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When San Diego police Sgt. Kevin Friedman took the stand in November, a jury got its first glimpse of the man responsible for supervising the defendant, former cop Anthony Arevalos.
Friedman was Arevalos’ boss until March last year, when police arrested Arevalos and charged him with soliciting sexual bribes from seven women while on duty. Police accused Arevalos of committing 21 felonies, the jury found him guilty of eight.
The breadth and severity of the allegations, part of a larger spike in police misconduct, raised the most serious questions about internal oversight at the Police Department in the last decade. It spurred apologies from the police chief and promises to reform.
But Friedman’s role supervising Arevalos — a focal point of internal scrutiny — didn’t become public until the final days of Arevalos’ criminal trial. Arevalos’ attorneys called Friedman to testify about several traffic stops involving him and Arevalos.
Even today, as headlines reveal Friedman’s own legal battles, his involvement in one of the city’s biggest scandals in the last decade isn’t well known. When media outlets across the city broke news last week that Friedman has been charged with fixing two traffic tickets, none mentioned Arevalos.
At the trial, Friedman’s testimony played a pivotal role in reducing Arevalos’ maximum prison sentence. Arevalos’ attorneys pushed Friedman to poke holes in the prosecution’s case and undermine the credibility of one accuser. A third of the felony charges were related to her accusations alone.
The woman testified that Arevalos sexually assaulted her multiple times during her arrest. Friedman was at the scene that night and testified that he never saw Arevalos do anything inappropriate. The jury acquitted Arevalos of all charges related to the arrest.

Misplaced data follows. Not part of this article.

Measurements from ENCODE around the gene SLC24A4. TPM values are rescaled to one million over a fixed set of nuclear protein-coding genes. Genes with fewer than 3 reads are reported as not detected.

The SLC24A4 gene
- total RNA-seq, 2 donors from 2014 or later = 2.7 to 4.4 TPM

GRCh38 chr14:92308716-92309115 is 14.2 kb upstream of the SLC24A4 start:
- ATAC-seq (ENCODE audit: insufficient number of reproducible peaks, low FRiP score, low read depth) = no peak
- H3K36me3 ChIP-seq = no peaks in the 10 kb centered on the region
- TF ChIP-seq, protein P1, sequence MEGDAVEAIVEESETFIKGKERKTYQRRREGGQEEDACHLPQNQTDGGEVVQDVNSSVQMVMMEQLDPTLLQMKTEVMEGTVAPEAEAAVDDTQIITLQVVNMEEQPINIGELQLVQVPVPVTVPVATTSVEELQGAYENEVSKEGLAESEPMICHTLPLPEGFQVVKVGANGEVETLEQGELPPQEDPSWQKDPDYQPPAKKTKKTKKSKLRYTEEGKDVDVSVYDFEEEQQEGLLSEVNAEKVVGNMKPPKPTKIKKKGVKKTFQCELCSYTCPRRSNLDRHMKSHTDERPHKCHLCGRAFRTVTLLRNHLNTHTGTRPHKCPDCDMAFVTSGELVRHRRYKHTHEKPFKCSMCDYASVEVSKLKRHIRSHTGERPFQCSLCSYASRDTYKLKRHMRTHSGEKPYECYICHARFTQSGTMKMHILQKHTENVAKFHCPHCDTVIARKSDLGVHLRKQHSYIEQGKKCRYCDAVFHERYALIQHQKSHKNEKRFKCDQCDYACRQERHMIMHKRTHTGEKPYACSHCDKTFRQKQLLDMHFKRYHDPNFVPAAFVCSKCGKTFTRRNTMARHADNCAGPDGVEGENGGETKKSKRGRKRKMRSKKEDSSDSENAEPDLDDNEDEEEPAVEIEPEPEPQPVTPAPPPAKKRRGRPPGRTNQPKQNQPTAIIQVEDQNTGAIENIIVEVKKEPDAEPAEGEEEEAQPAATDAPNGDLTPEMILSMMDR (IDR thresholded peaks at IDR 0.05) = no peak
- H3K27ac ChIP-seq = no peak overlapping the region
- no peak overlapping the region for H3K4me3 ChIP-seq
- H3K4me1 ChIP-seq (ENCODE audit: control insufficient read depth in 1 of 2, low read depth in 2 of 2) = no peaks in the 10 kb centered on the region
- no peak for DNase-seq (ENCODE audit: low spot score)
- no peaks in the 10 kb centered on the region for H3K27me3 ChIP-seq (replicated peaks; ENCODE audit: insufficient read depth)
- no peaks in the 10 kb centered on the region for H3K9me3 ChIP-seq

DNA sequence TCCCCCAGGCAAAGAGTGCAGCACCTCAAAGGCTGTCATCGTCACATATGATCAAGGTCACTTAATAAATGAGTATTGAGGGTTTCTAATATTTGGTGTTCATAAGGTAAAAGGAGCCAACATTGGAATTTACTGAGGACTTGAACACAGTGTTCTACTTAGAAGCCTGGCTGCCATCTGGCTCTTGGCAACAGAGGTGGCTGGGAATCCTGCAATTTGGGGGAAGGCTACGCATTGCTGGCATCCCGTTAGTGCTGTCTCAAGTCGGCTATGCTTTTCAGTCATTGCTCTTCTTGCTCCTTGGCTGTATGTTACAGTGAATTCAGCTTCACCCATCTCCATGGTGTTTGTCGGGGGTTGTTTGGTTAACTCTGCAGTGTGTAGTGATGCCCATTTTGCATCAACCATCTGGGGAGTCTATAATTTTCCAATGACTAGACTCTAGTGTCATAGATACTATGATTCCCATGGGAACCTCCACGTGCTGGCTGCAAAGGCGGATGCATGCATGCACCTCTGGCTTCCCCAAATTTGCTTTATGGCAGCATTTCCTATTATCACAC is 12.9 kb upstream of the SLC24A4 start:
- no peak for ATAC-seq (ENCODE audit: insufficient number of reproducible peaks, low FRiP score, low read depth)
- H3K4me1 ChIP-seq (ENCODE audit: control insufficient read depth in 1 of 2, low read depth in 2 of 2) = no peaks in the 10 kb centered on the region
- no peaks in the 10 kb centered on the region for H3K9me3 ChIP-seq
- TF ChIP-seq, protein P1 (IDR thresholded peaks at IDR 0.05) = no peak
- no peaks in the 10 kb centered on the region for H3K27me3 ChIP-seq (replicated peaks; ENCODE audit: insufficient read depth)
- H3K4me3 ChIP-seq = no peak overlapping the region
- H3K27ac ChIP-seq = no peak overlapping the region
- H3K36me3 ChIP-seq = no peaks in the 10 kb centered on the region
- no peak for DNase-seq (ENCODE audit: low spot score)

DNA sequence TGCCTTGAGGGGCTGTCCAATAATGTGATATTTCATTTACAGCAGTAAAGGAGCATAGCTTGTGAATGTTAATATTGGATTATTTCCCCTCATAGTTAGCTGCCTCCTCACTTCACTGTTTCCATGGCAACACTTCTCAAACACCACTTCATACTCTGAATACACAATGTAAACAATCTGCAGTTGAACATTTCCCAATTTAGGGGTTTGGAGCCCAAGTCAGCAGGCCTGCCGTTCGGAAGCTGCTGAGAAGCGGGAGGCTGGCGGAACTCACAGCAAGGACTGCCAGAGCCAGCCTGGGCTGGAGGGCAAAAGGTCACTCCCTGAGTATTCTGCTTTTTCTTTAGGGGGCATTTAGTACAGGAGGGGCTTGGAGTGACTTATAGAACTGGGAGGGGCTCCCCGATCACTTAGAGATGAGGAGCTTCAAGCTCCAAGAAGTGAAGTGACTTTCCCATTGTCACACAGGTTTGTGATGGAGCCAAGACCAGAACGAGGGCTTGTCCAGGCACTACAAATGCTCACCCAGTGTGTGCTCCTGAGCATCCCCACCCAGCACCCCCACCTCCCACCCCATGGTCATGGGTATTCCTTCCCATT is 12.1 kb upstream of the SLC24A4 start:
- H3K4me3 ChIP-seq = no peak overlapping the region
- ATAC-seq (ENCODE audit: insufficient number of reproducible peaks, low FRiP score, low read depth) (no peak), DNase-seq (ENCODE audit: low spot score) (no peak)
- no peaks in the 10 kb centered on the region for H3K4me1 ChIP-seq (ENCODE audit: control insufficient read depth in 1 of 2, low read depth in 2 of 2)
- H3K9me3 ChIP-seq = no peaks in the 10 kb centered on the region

During its cross-examination of Friedman, the prosecution pressed him to explain any unusual behavior by Arevalos. Those questions elicited some of the most damning evidence about Arevalos’ character during the entire trial.
Friedman testified that Arevalos was known to target female drivers and brag about the beauty of the women he arrested. Friedman said officers nicknamed Arevalos “the Las Colinas transport unit” because he arrested so many women.
“If someone was attractive, he would display it,” Friedman testified.
The testimony provided some of the most concrete evidence that officers within the department knew Arevalos acted suspiciously but did nothing to address the behavior. Until one woman stepped forward in March last year, Arevalos continued patrolling San Diego’s streets, where he arrested more women than his peers.
After the trial, Friedman went back to work at the Police Department and stayed out of public limelight until December, when his name and picture aired in a story by NBC7 San Diego.
The station broke news that Friedman was also the subject of a misconduct investigation. Police suspected he’d fixed traffic tickets for two county prosecutors last year.
Then, in January, the Attorney General’s Office made the accusations official. It pressed misdemeanor charges against Friedman and one of the county prosecutors, Allison Debow.
According to the criminal complaint, a San Diego police officer issued citations to Debow and county prosecutor Amy Maund because they weren’t wearing seat belts during a May 28 drive. Debow called Friedman, a close friend, and asked if there was something he could do about the tickets.
Friedman hid or destroyed the Police Department’s record of the tickets, the complaint says, and then told Debow to shred her own copy. The complaint says Maund had no knowledge of the scheme until Debow told her to shred her ticket, too.
The complaint doesn’t confirm how authorities learned of the incident. In December, NBC7 reported that a county prosecutor unknowingly had her ticket destroyed and later reported it to her superiors. The Attorney General’s complaint only says Maund unknowingly had her ticket destroyed, not whether she reported it.
The District Attorney’s Office declined to say when it began investigating the incident, but the Police Department first knew of the allegations July 8, spokeswoman Lt. Andra Brown said. The department pulled Friedman from patrol, assigned him to administrative duties and launched an internal investigation.
According to the Police Department’s timeline, Friedman was under internal investigation throughout Arevalos’ entire criminal trial. Brown said the department completed its probe Dec. 8, about a month after Friedman took the stand. In total, the department’s investigation of Friedman took five months.
Though Friedman has been formally charged, he is still assigned to administrative duties and being paid. Debow is also on paid administrative leave until the case is resolved. Their next court hearing is scheduled for March 7.
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